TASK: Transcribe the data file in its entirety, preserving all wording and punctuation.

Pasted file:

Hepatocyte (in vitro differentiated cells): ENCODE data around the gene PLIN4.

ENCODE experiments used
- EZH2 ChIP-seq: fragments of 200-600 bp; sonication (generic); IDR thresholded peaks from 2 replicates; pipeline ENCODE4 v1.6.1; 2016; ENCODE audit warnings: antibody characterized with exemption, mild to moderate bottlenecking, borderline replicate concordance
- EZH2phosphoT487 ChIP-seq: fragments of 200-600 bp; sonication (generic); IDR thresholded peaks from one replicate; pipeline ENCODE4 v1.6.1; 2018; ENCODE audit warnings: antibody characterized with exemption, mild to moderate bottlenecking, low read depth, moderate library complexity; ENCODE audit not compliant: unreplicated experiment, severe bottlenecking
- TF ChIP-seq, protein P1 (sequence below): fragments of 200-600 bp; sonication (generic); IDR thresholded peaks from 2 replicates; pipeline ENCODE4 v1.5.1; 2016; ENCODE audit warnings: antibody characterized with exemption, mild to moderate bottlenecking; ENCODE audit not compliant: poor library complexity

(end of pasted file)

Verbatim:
Hepatocyte (in vitro differentiated cells): ENCODE data around the gene PLIN4.

ENCODE experiments used
- EZH2 ChIP-seq: fragments of 200-600 bp; sonication (generic); IDR thresholded peaks from 2 replicates; pipeline ENCODE4 v1.6.1; 2016; ENCODE audit warnings: antibody characterized with exemption, mild to moderate bottlenecking, borderline replicate concordance
- EZH2phosphoT487 ChIP-seq: fragments of 200-600 bp; sonication (generic); IDR thresholded peaks from one replicate; pipeline ENCODE4 v1.6.1; 2018; ENCODE audit warnings: antibody characterized with exemption, mild to moderate bottlenecking, low read depth, moderate library complexity; ENCODE audit not compliant: unreplicated experiment, severe bottlenecking
- TF ChIP-seq, protein P1 (sequence below): fragments of 200-600 bp; sonication (generic); IDR thresholded peaks from 2 replicates; pipeline ENCODE4 v1.5.1; 2016; ENCODE audit warnings: antibody characterized with exemption, mild to moderate bottlenecking; ENCODE audit not compliant: poor library complexity